The Romantic Choice
Pink champagne – or Rosé champagne – is often thought of as the most romantic of all drinks. After all, pink being the colour of love, combined with the decadence and celebration of a bottle of the bubbly, makes for a drink that’s popular at weddings and other romantic events.
Perhaps the reason that champagne rosé became so well-known as the ‘drink of love’ was thanks to the iconic film, An Affair to Remember. Starring Cary Grant and Deborah Kerr, the theme of the film is their love of drinking pink champagne, and the classic love story ends with there being no doubt as to what will be drunk at their wedding reception.
But what’s the difference between pink champagne and regular white champagne?
Well, one thing it isn’t is a regular champagne that’s just had colouring added. In fact, all champagne produced has the ability to be pink in colour because some of the grapes used in the production process are black in colour – such as the Pinot Noir grape. The reason most champagne is not pink is because the black skins are removed before fermentation.
There are two different methods that can be used to create pink champagne. These are:
- Blended Pink Champagne – (Rosé d’assembelage)
- Macerated Pink Champagne – (Rosé de saignée)
Blended Pink Champagne
This is currently the most common method used to create champagne of the pink or rosé champagne variety. It’s done during the first fermentation (before the fermentation in the bottle) and here the white champagne wine is blended with between 5 – 20 per cent of red champagne wine. This allows producers to very accurately produce pink champagne of the same hue year after year, giving a nice uniformity of colour.
Macerated Pink Champagne
This alternative method allows the black skins of the grapes to be in contact with the wine for a few hours at the beginning of the first fermentation process. Depending on the intensity of the colour required, the longer they remain the more intense the pink colour. Pink champagne created in this manner tends to have more depth of colour than that of the blended variety. However, different vintages can vary quite widely, although this has no effect at all on the quality. These pink champagnes also tend to have a richer taste than that of the blended champagnes.
Brut or Sweet?
Pink or rosé champagne often tends to have a very fruity taste and aroma. However, as with all champagnes the level of dryness – or brut – depends on the amount of sugar added during the creation process. Whether or not it is a brut champagne depends completely on the maker and the percentage of sugar in the mix. Of course, the same as with regular champagne, the sweetness level is legally required to be declared on the label that adorns the bottle. So you can find brut rosé pink champagne, which will have less than 12 grams of sugar per litre, as well as others of varying levels of sweetness.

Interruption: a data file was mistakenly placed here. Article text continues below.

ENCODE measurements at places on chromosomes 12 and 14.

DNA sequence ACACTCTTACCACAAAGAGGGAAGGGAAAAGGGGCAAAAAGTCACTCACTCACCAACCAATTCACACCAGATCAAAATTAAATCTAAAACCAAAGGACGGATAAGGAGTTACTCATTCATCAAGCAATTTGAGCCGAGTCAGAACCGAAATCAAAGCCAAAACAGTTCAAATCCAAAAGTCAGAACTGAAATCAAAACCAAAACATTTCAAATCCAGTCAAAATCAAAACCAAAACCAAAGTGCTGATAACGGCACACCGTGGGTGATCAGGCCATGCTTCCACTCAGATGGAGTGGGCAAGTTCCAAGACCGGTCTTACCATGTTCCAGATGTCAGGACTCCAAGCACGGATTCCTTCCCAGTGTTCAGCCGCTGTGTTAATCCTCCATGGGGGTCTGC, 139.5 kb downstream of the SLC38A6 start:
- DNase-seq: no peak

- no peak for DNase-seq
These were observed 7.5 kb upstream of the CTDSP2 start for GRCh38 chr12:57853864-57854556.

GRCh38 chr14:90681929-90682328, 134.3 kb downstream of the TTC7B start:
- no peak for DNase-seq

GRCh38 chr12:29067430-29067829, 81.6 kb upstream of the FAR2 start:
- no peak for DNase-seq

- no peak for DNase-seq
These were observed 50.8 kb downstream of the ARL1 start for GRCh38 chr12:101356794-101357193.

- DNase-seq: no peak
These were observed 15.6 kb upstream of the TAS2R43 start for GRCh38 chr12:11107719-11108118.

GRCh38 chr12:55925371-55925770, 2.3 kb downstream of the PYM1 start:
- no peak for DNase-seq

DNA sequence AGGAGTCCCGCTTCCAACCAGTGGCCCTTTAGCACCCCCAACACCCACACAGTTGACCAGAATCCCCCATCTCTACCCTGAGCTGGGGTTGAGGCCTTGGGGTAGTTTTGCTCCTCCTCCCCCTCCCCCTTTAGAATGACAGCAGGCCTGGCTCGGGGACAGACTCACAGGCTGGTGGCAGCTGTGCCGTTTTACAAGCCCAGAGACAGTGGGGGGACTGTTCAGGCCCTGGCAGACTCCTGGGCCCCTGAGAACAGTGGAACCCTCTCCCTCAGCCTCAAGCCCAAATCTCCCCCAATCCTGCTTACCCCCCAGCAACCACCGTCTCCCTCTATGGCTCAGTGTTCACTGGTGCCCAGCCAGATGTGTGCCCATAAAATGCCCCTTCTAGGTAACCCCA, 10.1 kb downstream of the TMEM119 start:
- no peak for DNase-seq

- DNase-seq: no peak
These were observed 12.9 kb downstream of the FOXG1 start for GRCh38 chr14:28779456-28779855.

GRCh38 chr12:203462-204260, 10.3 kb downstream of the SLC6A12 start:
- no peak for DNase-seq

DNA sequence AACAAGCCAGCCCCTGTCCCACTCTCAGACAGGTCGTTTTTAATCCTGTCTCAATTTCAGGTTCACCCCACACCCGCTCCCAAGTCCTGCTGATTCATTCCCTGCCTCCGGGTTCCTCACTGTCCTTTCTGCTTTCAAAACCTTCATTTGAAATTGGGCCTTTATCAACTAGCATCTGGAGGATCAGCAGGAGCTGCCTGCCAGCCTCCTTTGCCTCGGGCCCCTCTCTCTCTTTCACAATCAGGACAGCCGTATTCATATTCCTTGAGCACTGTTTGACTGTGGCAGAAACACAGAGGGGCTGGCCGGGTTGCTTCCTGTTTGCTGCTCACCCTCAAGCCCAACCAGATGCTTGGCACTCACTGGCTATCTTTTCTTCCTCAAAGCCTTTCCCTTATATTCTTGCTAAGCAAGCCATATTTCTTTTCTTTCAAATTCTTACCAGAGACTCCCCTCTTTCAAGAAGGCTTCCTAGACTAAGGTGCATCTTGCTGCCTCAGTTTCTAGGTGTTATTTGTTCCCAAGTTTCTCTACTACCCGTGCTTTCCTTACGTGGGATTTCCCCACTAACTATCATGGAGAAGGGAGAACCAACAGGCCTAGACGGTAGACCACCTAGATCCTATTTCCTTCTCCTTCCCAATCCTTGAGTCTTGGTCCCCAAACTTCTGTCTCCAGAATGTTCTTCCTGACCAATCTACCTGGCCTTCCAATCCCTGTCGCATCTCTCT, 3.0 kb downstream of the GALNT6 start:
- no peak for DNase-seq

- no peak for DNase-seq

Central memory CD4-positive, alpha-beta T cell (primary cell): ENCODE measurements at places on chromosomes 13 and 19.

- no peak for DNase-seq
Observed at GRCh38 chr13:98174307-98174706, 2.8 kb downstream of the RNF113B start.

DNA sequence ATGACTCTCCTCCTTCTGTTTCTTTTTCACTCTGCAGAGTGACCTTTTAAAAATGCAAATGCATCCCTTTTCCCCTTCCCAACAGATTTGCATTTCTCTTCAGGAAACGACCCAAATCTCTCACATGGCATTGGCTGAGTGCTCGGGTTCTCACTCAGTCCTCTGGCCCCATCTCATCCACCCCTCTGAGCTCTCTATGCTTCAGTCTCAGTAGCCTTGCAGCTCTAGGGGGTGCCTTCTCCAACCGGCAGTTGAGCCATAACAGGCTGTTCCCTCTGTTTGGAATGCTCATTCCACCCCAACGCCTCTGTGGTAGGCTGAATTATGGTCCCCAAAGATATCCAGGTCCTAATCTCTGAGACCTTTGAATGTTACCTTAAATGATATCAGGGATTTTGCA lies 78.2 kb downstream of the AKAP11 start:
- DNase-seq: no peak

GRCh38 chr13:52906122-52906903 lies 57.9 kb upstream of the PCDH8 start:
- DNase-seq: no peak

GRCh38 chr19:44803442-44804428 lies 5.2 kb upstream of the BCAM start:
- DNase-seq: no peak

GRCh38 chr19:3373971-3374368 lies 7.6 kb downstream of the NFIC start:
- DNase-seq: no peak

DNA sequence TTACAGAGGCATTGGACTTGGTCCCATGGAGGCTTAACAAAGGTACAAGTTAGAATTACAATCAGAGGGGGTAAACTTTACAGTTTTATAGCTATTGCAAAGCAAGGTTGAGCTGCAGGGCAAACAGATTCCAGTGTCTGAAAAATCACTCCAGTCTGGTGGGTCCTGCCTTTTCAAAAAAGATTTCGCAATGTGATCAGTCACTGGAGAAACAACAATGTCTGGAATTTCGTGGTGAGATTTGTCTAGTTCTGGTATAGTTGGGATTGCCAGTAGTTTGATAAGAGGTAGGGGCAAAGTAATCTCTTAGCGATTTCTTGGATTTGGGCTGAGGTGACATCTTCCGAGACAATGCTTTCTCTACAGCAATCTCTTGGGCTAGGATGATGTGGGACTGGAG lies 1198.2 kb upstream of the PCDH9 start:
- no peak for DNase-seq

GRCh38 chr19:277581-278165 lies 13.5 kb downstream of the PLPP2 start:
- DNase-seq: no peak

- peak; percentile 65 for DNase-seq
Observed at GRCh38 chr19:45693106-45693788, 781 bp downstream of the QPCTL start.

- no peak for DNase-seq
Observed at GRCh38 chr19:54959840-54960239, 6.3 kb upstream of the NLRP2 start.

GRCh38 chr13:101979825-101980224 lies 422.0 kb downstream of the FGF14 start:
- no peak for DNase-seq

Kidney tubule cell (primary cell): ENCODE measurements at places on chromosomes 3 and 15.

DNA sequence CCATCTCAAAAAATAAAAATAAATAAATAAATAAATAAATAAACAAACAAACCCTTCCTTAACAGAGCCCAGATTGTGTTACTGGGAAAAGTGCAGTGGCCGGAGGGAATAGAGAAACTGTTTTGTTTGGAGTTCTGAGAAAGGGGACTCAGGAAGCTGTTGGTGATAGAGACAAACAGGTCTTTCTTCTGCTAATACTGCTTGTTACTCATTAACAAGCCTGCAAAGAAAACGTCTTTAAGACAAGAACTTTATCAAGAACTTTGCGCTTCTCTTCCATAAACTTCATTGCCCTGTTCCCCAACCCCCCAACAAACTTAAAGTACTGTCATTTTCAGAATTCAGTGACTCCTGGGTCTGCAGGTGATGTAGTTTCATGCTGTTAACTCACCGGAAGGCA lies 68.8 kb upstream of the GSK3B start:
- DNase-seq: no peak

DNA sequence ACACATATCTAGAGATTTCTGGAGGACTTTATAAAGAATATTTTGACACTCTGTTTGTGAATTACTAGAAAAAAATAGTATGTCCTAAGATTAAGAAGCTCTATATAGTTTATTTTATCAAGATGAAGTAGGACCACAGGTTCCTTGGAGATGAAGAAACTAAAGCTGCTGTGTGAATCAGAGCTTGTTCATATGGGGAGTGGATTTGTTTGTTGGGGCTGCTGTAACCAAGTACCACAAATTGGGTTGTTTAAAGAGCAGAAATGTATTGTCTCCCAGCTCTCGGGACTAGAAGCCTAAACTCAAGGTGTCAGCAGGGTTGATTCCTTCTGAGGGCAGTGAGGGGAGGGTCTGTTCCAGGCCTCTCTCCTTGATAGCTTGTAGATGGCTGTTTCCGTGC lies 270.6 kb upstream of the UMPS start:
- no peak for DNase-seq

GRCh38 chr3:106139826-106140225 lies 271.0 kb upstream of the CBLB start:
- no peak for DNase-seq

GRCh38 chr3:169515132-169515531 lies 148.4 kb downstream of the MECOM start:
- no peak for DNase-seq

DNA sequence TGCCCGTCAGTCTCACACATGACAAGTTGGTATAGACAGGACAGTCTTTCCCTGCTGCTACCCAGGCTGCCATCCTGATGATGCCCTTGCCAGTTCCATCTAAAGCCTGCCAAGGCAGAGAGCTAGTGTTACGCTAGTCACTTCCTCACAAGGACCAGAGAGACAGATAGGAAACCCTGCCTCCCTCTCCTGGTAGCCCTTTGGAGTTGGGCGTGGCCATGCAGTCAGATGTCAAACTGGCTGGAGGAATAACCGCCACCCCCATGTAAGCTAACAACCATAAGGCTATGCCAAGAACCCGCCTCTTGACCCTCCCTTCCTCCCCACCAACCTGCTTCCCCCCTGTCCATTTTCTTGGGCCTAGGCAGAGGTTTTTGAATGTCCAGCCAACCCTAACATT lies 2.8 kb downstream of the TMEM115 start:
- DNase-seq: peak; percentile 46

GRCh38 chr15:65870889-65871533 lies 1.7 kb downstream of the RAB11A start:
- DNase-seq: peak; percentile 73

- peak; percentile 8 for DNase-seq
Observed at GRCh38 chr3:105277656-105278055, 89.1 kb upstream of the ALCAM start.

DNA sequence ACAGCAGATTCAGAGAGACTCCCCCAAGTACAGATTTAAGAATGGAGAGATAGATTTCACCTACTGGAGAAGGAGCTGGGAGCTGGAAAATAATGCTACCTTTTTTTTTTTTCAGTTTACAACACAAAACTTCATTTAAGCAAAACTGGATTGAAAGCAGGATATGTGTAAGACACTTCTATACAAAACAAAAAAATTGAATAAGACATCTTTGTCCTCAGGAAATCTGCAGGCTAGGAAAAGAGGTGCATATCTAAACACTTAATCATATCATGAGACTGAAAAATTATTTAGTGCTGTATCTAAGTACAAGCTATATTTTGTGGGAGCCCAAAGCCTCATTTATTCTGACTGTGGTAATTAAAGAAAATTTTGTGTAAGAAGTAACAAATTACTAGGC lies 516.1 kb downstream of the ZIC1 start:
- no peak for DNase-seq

One thing’s for sure. Pink champagne has, and always will carry the message of love and romance. And, we’re sure you’ll agree, long live plenty of pink champagne moments…
About Champagne ExpertWe are four people working on this blog: Jacki (England), LeChamp' (France) and Sophie & Marc (Germany)... and we love Champagne and all sparklers out there. We just started this website, we still learn, we will drink a lot of Champagne.
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> July 25th: Charles Lafitte 1834 Blanc de Blancs 12%. Nice nose, but far too sweet. The bubbles are great. 5.5/10
> July 19th: Billecart Salmon Brut. Rather balanced, not enough bubbles for my taste, a good pre-dinner Champagne, a bit too flat 6.5/10
> July 14th: Henri Giraud Cuvée Argonne 2002. Gentle fine bubbles: 9/10
> June 29th: Val de Cune Prosecco Treviso Brut. Very nice: 8/10
> June 25th: Champagne Mailly Grand Cru Brut Réserve: No bubbles, sour, flat.. 4/10
> June 20th: Champagne Beauvalet Brut Cote Des Bar Urville: 7/10
> June 18th: Piper Heidsieck Standard: very nice Champagne, that's a 8/10
> June 16th: Freixenet Cordon Negro Brut (Cava) .. stuff is too sweet 4.5/10
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